Question of the Week: 9/23/2009

Regarding market suitability, in MEW you stress "Current value must build on the past and time cannot automatically have a negative effect on value." What does that mean?


What I am addressing in that section of Mastering Elliott Wave (MEW) are the characteristics a market should possess before it can be considered a good candidate for accurate wave analysis.

For example, if you eat an ear of corn, its value drops to zero (i.e., it no longer exists). Then, starting from zero, it has to be grown and harvested again, where it has a temporary value that is eventually destroyed again. As a result, its value does not build on its past, it goes from zero, to valuable, back to zero. Corn, as with all agricultural commodities, automatically decays with time, eventually reaching zero once it has been consumed or is no longer edible or usable. So, that is what I mean by time automatically having a negative effect on value.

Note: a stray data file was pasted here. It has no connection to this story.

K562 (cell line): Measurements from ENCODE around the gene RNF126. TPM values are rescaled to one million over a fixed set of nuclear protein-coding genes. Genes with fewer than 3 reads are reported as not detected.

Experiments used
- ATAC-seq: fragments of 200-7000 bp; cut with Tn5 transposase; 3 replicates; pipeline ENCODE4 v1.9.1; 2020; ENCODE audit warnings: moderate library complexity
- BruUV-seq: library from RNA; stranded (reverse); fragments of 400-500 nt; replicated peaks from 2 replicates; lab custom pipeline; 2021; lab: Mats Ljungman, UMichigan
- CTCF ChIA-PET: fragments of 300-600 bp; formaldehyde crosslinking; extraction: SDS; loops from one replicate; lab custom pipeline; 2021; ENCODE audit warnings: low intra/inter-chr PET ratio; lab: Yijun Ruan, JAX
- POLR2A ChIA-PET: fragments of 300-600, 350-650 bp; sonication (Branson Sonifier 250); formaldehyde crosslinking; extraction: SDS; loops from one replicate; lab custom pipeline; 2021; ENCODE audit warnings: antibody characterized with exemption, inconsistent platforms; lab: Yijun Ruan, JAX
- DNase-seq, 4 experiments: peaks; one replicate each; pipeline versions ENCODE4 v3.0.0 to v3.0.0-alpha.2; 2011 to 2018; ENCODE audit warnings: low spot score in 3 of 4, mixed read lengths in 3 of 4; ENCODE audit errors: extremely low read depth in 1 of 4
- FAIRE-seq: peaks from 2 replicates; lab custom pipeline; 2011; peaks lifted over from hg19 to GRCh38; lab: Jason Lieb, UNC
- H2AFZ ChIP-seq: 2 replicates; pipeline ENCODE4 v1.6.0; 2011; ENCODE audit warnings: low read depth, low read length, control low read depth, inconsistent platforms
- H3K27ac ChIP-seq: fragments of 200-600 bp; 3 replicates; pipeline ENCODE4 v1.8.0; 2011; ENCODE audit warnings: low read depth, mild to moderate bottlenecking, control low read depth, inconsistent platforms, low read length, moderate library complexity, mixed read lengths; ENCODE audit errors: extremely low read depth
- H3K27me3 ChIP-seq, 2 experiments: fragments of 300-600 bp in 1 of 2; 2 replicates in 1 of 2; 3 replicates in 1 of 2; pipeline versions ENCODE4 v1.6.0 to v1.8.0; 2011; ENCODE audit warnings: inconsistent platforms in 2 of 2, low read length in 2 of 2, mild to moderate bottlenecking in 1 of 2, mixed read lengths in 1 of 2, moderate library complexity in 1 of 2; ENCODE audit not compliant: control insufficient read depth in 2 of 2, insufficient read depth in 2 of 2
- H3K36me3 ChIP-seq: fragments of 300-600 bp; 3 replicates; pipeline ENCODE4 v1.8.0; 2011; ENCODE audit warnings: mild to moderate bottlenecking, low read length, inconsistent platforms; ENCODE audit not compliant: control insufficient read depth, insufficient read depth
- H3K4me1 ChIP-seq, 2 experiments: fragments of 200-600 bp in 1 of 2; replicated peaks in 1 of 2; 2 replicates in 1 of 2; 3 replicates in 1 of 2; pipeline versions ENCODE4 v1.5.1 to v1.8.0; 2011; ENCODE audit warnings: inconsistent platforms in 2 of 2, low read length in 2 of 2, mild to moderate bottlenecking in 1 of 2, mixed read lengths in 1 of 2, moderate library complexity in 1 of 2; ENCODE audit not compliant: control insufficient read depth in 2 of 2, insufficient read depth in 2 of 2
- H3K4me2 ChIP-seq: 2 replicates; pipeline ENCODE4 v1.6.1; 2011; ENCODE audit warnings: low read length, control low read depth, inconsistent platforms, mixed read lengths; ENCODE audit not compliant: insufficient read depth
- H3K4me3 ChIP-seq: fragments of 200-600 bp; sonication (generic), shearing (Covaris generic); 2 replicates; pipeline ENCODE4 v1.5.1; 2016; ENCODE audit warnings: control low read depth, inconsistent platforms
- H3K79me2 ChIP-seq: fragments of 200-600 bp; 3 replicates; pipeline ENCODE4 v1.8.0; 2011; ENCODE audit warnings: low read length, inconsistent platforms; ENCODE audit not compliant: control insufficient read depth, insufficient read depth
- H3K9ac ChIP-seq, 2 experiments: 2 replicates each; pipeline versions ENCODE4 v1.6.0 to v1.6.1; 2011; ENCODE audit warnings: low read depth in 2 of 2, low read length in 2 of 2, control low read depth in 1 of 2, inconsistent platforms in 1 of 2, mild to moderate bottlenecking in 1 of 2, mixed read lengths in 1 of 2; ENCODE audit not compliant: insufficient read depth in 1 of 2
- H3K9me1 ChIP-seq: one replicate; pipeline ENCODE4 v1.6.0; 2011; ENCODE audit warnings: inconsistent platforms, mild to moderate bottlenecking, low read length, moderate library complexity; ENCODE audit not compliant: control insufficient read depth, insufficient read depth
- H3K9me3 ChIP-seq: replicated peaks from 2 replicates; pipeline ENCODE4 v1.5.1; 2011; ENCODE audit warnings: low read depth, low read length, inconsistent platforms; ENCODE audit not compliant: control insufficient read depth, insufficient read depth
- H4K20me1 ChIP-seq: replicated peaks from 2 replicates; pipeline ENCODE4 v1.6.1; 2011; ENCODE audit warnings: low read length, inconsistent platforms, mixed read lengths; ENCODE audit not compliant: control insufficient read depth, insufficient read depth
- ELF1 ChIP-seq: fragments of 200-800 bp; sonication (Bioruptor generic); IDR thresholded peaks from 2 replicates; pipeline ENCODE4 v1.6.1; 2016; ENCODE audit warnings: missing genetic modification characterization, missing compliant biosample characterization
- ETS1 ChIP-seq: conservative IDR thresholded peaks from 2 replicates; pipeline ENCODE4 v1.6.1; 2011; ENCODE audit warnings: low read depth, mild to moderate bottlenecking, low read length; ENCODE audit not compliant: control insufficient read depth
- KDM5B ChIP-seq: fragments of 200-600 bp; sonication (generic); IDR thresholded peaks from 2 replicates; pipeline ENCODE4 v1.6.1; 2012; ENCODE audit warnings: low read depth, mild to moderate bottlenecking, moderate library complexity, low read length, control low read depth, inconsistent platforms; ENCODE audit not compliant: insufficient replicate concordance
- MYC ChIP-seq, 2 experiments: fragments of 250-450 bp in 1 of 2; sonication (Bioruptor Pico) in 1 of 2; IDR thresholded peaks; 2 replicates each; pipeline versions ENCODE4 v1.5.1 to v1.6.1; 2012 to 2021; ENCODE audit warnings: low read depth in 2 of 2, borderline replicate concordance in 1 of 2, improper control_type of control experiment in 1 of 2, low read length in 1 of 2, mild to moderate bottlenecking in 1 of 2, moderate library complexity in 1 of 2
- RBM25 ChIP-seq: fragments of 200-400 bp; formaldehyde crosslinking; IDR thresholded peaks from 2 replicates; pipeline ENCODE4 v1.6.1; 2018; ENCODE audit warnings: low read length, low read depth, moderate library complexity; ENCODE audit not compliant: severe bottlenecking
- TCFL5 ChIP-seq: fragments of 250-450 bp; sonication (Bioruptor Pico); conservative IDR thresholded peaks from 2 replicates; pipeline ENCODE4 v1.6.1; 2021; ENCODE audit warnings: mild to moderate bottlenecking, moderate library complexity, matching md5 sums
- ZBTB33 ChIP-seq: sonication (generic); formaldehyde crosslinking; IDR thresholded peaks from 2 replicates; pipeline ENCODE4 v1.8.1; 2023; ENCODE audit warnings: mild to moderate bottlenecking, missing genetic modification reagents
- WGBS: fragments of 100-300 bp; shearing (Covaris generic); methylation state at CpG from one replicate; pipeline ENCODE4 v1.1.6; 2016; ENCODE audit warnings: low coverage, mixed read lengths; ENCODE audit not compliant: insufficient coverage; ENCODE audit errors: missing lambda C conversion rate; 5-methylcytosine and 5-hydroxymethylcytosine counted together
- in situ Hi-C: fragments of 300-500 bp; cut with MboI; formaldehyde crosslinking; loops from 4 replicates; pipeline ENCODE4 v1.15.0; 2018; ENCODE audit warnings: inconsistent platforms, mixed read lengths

If you want to use wave theory (especially the more logical, highly defined rules of NEoWave) to label and predict future price action of any market, you do NOT want a market where its pricing or value automatically decays with time and where its future price has no connection to the past. You want markets with what I call "perpetual life" (i.e., an item that is not consumed but simply passed around due to its intrinsic value or its exchange value). Some examples of markets that fall into this category are stocks along with currencies and gold (since all three are, for the most part, indestructible, they have "perpetual life").

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